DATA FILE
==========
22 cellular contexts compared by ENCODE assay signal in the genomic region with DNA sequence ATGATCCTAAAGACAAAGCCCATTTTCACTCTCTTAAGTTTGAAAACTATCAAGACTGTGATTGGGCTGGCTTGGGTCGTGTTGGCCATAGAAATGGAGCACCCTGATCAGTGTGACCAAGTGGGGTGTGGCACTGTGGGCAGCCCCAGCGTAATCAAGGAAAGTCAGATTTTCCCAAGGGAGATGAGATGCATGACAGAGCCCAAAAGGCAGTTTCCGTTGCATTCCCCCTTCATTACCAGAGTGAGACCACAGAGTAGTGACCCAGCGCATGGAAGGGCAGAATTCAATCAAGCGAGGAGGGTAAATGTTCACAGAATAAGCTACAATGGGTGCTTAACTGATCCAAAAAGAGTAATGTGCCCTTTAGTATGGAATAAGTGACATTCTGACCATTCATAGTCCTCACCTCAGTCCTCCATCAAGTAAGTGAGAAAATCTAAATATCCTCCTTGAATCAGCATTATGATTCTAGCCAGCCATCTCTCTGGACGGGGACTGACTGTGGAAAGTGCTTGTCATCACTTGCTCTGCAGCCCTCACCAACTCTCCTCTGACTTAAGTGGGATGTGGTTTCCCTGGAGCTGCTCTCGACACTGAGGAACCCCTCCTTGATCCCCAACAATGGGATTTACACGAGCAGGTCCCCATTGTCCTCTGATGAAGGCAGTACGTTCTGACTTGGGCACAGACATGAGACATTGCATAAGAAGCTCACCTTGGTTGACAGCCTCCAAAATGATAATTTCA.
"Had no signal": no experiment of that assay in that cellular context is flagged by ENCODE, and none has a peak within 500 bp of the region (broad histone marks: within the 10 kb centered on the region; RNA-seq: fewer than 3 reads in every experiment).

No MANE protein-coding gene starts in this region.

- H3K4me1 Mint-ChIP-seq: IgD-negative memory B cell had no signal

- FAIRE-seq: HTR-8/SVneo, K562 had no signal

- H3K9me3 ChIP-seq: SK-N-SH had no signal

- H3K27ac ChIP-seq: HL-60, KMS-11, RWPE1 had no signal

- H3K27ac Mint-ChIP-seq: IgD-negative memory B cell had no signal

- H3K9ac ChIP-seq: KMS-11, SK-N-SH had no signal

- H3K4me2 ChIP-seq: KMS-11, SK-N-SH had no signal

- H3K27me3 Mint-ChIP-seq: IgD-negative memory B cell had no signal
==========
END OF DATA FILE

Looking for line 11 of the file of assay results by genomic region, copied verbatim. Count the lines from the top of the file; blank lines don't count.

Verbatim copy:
- H3K27me3 Mint-ChIP-seq: IgD-negative memory B cell had no signal